The word “Amazon” can conjure up fearsome images in even the most intrepid travelers, but we’re here to say that the Ecuadorian Amazon is one of the user-friendly places to explore in this last untamed miracle of nature – the Amazon jungle.
Access to the jungle is a short 30-minute flight from the capitol city of Quito, or a very manageable 3½ hours overland. Small rivers and tributaries, which are the headwaters for the mighty Amazon, spill down the Andes over magnificent falls as you descend from “Volcano Avenue” deep into the Ecuadorian rainforest.
The waterways are relatively fast-moving and cool compared to the jungles in the south of the continent. In fact, it’s thought that these waters — along with several species of plants that serve as natural bug repellants — help to make the Ecuadorian Amazon one of the most comfortable spots to experience this most exotically unspoiled part of the earth.
Imagine sitting out in the evening as the sun goes down over the forest canopy, while sipping a glass of wine in the open air, as the creatures of the forest begin their nightly serenade to the beat of a tropical shower…
Though Ecuador shares the Amazon region with Bolivia, Brazil, Colombia, French Guyana, Peru, Suriname and Venezuela, it has been declared — inch for inch — the most Bio-diverse country on the planet!
In the jungles of the Ecuadorian Amazon there are over 100 species of trees per acre, more than five times what one would find in the temperate forests of North America or Europe, where it´s rare indeed to find more than 20 species per acre. The Amazon’s labyrinth of rivers, lakes, streams and marshlands are home to more than 250 types of amphibians and reptiles and over 600 species of fish.
These rivers are also home to the almost mythical pink dolphins, which appear on a regular basis in the rivers beside some lodges. For bird-lovers, this is a paradise of rare and exotic species. Approximately 1,000 different varieties of birds live in the region. On a walk through the forest you can expect to come across troupes of monkeys swinging through the trees to greet you. With luck you might spot some of the rarer mammals that hide amidst the thick foliage – ones like monkeys, armadillos, sloths, tapirs or ocelots…
The Ecuadorian Amazon is a virtual Garden of Eden for the world’s most exotic living beings.
On a visit to the Amazon jungle, days are filled with as much or as little activity as your curiosity and energy dictate, whether you choose jungles hikes, bird-watching, piranha fishing, photo safaris, cultural visits or the navigating of rivers by canoe, balsa rafts, kayaks or inner-tubes.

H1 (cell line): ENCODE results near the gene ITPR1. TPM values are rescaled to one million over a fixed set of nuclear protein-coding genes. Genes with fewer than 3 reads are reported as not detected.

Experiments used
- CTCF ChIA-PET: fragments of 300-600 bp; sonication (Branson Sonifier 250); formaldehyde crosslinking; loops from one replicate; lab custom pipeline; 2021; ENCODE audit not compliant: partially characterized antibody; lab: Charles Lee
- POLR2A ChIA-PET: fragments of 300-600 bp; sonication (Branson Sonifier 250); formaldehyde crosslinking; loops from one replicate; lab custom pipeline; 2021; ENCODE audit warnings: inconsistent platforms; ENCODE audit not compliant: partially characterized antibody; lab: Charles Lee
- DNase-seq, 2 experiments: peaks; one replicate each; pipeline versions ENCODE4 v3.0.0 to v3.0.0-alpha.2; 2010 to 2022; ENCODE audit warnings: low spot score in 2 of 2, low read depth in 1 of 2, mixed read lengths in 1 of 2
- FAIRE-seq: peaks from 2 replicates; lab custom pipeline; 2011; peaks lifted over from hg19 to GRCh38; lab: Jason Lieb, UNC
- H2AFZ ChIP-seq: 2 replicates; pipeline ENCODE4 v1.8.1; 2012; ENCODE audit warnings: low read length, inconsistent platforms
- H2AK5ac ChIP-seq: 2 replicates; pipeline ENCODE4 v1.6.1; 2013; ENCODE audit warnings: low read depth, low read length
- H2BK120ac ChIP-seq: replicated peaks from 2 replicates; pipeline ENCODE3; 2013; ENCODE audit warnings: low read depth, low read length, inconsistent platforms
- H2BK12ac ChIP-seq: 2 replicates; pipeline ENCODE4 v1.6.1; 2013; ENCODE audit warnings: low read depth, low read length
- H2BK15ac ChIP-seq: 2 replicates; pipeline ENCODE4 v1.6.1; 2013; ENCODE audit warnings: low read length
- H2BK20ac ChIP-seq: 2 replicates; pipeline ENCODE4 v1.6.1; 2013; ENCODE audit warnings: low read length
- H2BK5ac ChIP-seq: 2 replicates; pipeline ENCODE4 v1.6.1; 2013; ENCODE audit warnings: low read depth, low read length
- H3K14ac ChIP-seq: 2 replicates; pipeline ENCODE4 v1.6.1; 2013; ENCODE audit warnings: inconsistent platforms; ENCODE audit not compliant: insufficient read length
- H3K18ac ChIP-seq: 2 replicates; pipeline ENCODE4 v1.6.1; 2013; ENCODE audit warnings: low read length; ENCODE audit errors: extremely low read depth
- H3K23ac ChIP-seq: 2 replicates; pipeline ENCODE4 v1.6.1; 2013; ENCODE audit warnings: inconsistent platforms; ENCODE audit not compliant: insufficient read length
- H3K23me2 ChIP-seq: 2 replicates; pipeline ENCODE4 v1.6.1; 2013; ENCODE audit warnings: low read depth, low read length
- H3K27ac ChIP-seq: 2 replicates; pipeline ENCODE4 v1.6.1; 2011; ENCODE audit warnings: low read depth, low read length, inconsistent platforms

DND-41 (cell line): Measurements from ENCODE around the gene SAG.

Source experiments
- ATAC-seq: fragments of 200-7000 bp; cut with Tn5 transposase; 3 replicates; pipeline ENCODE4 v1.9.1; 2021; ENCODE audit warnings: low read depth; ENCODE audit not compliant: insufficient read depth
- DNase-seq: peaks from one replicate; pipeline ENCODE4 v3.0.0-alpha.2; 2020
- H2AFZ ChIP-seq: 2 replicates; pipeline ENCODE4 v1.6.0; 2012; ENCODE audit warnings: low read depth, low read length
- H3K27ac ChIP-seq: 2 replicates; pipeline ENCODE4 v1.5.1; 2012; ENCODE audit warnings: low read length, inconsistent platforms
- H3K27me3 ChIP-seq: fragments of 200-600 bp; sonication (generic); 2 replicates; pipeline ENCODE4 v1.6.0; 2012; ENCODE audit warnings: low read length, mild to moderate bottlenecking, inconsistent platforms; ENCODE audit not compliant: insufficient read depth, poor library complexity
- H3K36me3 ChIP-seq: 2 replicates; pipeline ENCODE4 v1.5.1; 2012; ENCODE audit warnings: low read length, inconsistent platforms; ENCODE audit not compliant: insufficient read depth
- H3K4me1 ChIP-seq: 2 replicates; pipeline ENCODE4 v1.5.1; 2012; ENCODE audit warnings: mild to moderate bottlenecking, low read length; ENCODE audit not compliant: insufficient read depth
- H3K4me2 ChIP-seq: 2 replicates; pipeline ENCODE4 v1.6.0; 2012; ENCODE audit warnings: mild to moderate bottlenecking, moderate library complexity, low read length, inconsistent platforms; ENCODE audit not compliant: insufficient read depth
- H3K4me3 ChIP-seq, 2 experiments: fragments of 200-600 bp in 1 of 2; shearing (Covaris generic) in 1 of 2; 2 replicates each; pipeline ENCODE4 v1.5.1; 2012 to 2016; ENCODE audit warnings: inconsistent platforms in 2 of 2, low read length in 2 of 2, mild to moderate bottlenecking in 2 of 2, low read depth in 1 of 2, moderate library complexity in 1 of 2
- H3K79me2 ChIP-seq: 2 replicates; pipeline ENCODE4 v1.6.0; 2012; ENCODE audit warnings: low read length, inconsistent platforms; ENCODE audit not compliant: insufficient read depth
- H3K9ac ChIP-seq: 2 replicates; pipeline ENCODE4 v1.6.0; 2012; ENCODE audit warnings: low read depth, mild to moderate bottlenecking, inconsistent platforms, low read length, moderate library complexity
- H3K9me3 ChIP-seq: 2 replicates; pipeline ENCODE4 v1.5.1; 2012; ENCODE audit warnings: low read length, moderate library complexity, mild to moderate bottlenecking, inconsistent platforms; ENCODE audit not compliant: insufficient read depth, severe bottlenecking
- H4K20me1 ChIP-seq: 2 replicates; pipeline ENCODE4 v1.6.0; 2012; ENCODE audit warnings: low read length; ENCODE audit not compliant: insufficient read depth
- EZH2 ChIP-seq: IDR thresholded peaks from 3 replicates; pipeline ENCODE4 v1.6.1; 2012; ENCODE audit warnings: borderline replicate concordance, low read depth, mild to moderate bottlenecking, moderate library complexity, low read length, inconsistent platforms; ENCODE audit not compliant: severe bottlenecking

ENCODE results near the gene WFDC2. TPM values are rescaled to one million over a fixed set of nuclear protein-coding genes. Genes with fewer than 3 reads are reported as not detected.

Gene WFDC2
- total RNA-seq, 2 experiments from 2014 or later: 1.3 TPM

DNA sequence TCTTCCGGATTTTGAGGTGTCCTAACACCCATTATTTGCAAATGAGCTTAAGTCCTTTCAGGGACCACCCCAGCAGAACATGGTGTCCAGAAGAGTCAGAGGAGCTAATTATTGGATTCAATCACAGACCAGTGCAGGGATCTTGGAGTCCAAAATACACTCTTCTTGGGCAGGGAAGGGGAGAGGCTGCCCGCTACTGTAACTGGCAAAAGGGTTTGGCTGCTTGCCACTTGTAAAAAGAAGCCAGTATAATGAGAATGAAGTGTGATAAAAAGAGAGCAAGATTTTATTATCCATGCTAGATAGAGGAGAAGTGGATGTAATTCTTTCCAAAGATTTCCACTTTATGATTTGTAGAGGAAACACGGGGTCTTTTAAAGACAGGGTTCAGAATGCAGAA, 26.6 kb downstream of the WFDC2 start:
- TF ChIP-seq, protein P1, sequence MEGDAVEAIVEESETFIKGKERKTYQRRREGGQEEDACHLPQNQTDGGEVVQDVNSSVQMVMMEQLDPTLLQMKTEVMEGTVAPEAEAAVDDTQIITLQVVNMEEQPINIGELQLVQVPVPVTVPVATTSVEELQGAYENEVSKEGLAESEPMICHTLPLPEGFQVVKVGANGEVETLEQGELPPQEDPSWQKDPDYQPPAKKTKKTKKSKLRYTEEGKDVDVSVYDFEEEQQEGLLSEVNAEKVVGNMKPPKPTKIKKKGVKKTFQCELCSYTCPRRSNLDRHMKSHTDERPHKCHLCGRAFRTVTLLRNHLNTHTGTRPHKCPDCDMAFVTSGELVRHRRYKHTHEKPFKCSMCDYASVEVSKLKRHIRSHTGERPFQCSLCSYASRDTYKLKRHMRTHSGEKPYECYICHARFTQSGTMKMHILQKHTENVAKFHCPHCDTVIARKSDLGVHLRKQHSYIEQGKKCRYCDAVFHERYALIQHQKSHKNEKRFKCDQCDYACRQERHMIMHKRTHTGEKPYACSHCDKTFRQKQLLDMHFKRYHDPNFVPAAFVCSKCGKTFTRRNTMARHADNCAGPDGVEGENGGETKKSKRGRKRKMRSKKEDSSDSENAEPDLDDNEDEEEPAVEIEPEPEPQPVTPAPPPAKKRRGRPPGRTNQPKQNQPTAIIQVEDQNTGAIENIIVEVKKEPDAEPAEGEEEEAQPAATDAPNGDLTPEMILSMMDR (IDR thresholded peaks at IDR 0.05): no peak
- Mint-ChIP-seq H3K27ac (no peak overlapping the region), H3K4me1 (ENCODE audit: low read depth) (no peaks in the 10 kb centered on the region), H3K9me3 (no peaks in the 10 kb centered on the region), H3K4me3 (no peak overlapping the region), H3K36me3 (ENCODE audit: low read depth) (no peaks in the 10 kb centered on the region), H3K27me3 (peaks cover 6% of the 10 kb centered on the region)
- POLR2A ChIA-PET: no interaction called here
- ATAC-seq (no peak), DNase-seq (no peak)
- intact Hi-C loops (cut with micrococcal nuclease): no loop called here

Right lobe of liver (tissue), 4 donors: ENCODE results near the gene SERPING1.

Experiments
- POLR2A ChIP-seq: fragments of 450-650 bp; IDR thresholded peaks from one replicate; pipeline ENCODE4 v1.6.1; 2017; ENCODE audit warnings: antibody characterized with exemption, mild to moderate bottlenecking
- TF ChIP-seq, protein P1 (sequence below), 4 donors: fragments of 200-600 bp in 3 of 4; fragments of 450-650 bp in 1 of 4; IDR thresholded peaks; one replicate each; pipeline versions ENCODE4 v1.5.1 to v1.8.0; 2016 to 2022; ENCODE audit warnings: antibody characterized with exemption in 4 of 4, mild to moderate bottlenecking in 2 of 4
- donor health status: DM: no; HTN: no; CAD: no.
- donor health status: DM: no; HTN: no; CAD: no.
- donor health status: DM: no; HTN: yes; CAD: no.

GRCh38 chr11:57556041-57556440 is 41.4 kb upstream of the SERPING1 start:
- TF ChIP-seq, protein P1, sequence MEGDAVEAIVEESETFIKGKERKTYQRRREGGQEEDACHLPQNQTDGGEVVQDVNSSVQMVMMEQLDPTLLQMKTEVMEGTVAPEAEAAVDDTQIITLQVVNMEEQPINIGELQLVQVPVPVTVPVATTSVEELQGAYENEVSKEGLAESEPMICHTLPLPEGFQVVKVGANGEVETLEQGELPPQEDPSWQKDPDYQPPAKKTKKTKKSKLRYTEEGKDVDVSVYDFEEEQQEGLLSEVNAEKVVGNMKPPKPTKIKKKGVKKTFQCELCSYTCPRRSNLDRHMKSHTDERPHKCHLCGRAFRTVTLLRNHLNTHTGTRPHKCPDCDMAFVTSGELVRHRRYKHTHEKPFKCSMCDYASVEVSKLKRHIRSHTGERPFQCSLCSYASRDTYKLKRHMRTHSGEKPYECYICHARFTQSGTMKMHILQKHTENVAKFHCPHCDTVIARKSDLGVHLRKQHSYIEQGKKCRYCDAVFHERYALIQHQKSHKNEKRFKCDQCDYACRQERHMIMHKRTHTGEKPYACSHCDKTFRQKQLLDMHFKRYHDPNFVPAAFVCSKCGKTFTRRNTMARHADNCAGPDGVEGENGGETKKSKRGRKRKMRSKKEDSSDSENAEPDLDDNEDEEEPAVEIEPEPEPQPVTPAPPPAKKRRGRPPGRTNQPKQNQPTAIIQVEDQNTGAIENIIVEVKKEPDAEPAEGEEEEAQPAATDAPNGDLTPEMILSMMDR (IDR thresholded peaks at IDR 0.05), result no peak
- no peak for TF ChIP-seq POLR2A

Nighttime in the jungle hosts myriad experiences exclusive to these moonlit hours: bird-watching at dusk as the fireflies dance amongst the trees, or a leisurely down-river float in a dugout canoe, with lazy paddles directing your experience through pristine landscapes, or stargazing and enjoying the equatorially unique view of both the Southern and Northern hemispheres’ million stars, un-changed by the lights of civilization. A favorite for adventurous travelers is a flashlight safari in search of some of the jungles more timid, nocturnal occupants: caimans, spiders, snakes and toads – to name just a few.
If you prefer to relax after a full day of Amazon adventuring, we suggest a good book on the terrace of any of our favorite lodges, soaking up the unique energy of the rainforest. To sleep in the Amazon jungle is one of life’s most dazzlingly sensory experiences: the rainforest comes alive with sounds when the sun goes down. The soul is bombarded by the noisiest silence in the world, echoes of a life long forgotten in a modern world filled with human-made sounds and stimulations. The very air seems to pulse with life, stress disappears and one’s lungs explode with an excess of newborn oxygen. In the jungle one can sleep the carefree sleep of the natives in this land of primal energy – gifted with a glimpse of what it means to be in harmony with nature and one’s wild essence.
Yet the Ecuadorian Amazon isn’t only rich in flora and fauna. These lands are filled with an intoxicating mix of different cultures – all with their own languages, history, mythology and culture. This is one of the most exciting aspects of visiting the Amazon jungle: sharing moments in the lives of the fascinating people who populate these “lungs of the planet.” Community tourism is a very important part of helping these people to preserve their cultural identities as well as their homelands, and for the tribes that have been affected by development. Indeed, tourism offers a viable means of reclaiming their heritage and land rights.
In the jungle, luxury exists in these experiences. Many of our favorite jungle lodges are both owned and operated by local indigenous communities. Just staying in these lodges and offering indigenous peoples an alternative to the exploitation of their lands is a huge contribution towards improving the quality of life on our planet. Community tourism in the Amazon offers a practical approach to saving the rainforest.